Doc. 470 at 3. Because Precision concedes that it waived its right to a jury trial on the question
of damages, the Court will not address this issue in its opinion. E.g., id. (“Precision considered
and agreed during the September 2019 status conference to a bench trial on damages.”)
(emphasis in original).
Tracinda Corp. v. DaimlerChrysler AG, 502 F.3d 212, 222 (3d Cir. 2007) (citing Aetna Ins.
Co. v. Kennedy, 301 U.S. 389, 393 (1937); and then citing Bouriez v. Carnegie Mellon Univ.,
359 F.3d 292, 294 (3d Cir. 2004)).
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against waiver.”18 Moreover, “purported waivers are to be ‘scrutinized with the
utmost care.’”19 “Nevertheless, as with other constitutional rights, the Supreme
Court has long recognized that a private litigant may waive the right to a jury trial
in a civil case.”20 Generally, a valid jury waiver “must be made knowingly and
voluntarily based on the facts of the case.”21 In some instances, however, “the
right to a jury trial can be waived by inaction or acquiescence.”22
Avco makes three arguments, none of which are persuasive. First, Avco
contends that Precision waived its right to a jury trial on the issue of willfulness by
orally stipulating to a bench trial during the September 2019 status conference. In
support of this position, Avco cites Federal Rule of Civil Procedure 39(a), which
Avco maintains stands for the proposition that a party may “waive its right to a
jury trial in writing or by oral stipulation.”23
But Avco mischaracterizes Rule 39(a). The rule recognizes the withdrawal
of a jury demand where “the parties or their attorneys file a stipulation to a nonjury
trial or so stipulate on the record.”24 The meaning Avco seeks to superimpose on
Rule 39(a) simply cannot be reconciled with the rule’s text. And because Avco
Aetna, 301 U.S. at 393.
Tray-Wrap, Inc. v. Six L’s Packing Co., Inc., 984 F.2d 65, 67-68 (2d Cir. 1993) (internal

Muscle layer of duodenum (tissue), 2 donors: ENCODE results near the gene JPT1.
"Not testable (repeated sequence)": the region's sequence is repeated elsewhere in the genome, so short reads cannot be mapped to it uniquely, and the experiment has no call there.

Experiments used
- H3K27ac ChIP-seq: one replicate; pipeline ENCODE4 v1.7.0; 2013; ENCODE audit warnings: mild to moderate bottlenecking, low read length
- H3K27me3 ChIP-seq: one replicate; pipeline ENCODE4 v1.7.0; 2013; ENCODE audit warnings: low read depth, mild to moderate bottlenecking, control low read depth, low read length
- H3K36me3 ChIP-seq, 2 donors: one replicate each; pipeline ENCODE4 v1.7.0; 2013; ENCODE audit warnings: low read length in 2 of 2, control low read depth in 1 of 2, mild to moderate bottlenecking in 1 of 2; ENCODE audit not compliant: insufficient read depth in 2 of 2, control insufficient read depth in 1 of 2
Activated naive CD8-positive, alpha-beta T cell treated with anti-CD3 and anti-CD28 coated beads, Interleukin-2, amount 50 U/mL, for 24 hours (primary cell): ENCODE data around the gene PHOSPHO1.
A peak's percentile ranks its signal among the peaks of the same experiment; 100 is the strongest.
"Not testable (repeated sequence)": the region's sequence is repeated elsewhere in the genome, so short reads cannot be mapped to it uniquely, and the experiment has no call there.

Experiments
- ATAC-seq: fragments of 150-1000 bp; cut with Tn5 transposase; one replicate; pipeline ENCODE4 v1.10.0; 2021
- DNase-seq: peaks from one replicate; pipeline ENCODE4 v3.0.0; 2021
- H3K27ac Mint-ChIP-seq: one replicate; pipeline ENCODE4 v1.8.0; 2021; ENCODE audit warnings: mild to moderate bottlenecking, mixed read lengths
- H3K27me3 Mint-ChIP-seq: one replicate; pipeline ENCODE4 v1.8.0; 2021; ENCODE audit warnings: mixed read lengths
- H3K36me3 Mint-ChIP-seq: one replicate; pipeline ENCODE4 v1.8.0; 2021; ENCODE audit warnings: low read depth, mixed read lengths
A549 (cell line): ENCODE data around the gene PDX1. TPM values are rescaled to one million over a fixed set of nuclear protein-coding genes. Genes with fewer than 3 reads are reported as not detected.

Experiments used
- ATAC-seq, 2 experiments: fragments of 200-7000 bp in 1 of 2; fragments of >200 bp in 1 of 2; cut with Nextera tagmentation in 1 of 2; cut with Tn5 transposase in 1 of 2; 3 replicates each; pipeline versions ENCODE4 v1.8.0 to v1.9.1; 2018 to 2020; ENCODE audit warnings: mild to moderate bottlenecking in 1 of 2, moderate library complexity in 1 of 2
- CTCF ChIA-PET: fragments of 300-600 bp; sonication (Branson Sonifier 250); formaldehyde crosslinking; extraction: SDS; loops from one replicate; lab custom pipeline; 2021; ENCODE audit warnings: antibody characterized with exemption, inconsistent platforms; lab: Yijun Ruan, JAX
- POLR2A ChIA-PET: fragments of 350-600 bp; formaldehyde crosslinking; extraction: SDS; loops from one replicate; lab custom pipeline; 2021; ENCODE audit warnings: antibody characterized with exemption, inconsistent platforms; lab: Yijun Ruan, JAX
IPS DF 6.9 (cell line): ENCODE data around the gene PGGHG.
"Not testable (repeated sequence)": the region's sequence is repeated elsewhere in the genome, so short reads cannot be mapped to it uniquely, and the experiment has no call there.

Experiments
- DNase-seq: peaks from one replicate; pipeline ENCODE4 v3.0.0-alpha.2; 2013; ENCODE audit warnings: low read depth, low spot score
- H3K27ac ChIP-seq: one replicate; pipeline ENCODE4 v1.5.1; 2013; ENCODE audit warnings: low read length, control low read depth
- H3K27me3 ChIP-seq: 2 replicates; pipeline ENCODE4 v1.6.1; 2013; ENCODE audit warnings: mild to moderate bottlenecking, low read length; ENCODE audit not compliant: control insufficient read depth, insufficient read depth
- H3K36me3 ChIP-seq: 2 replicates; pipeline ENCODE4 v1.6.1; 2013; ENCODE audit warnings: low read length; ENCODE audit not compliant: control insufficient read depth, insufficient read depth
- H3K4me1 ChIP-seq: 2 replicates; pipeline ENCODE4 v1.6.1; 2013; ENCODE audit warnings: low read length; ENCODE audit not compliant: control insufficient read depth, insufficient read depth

quotation marks omitted) (quoting Heyman v. Kline, 465 F.2d 123 (2d Cir. 1972)).
Tracinda, 502 F.3d at 222 (citing Commodity Futures Trade Comm’n v. Schor, 478 U.S. 833,
848-49 (1986); then citing In re City of Phila. Litig., 158 F.3d 723, 726 (3d Cir. 1998); and
then citing Nat’l Equip. Rental, Ltd. V. Hendrix, 565 F.2d 255, 258 (2d Cir. 1977)).
Id. (citations omitted).
In re City of Phila. Litig., 158 F.3d 723, 726 (3d Cir. 1998) (citations omitted).
Doc. 469 at 7.
Fed. R. Civ. P. 39(a) (emphasis added).
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cannot show that Precision filed any stipulation or stipulated on the record to a
nonjury trial on the issue of willfulness, the Court cannot hold that Precision
withdrew its jury demand pursuant to Rule 39(a).
Second, Avco argues that Precision waived its right to a jury trial on
willfulness by inaction and acquiescence. Specifically, Avco asserts that
Precision’s failure to clarify after the September 2019 status conference that it
sought to maintain its right to a jury trial on willfulness constitutes waiver. Avco
cites two cases from the United States Court of Appeals for the Third Circuit,
Cooper v. Loper,25 and In re City of Philadelphia Litigation (hereinafter City of
Philadelphia).26 However, neither stand for the precise proposition that Avco sets
In Cooper, the Third Circuit affirmed the rule that “participation in a bench
trial without objection constitutes waiver of the jury trial right.”27 And in City of
Philadelphia, the Third Circuit ruled that “where a party has made a general
demand for a jury trial and the court subsequently determines that a certain issue
will be determined non-jury, it is incumbent upon that party to timely lodge a
923 F.2d 1045 (3d Cir. 1991).
158 F.3d 723 (3d Cir. 1998).
923 F.2d at 1049 (quoting Royal American Managers, Inc. v. IRC Holding Corp., 885 F.2d